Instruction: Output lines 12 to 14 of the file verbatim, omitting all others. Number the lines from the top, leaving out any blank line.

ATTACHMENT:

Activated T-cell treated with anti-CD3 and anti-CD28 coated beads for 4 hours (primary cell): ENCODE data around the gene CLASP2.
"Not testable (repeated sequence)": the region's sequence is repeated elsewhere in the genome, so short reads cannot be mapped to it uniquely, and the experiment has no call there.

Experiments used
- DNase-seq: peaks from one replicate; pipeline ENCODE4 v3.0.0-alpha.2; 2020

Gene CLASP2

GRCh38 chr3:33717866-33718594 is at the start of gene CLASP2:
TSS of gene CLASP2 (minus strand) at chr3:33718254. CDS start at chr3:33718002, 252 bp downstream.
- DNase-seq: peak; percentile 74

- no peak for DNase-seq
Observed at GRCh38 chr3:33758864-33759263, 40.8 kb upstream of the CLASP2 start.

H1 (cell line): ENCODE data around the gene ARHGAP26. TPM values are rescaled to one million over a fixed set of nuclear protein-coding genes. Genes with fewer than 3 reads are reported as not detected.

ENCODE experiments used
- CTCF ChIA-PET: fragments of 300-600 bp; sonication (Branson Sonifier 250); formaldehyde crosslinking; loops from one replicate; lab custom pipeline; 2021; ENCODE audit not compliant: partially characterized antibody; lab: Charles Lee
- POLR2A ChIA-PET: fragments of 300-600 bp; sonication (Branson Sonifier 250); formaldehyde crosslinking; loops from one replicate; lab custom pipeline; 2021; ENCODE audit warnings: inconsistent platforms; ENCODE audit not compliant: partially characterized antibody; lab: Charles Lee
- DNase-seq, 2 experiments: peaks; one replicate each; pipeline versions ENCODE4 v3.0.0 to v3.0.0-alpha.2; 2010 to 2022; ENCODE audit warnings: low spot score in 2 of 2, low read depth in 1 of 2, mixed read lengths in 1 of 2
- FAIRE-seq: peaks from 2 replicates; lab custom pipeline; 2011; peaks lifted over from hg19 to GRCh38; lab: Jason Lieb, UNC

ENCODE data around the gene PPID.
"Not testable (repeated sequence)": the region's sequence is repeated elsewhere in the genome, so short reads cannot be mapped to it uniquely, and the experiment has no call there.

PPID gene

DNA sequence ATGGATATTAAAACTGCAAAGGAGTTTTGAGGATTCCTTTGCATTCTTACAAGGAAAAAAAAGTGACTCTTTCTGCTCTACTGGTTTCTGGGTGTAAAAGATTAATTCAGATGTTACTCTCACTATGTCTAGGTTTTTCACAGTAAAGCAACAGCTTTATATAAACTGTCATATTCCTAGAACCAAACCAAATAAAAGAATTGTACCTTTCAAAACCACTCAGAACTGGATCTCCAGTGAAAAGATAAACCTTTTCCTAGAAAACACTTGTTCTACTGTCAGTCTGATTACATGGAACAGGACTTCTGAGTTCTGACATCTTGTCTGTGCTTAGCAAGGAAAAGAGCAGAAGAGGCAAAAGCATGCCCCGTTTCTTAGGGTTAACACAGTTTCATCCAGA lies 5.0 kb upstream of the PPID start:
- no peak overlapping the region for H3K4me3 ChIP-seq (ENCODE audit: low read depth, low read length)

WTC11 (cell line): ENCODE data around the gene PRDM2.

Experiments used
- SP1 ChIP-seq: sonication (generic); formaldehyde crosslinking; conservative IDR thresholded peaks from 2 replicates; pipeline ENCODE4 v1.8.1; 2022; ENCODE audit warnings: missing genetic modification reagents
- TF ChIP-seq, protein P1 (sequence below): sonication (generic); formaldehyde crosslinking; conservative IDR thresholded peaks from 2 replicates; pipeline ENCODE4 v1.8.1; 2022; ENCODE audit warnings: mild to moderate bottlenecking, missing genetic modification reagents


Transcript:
ENCODE experiments used
- CTCF ChIA-PET: fragments of 300-600 bp; sonication (Branson Sonifier 250); formaldehyde crosslinking; loops from one replicate; lab custom pipeline; 2021; ENCODE audit not compliant: partially characterized antibody; lab: Charles Lee
- POLR2A ChIA-PET: fragments of 300-600 bp; sonication (Branson Sonifier 250); formaldehyde crosslinking; loops from one replicate; lab custom pipeline; 2021; ENCODE audit warnings: inconsistent platforms; ENCODE audit not compliant: partially characterized antibody; lab: Charles Lee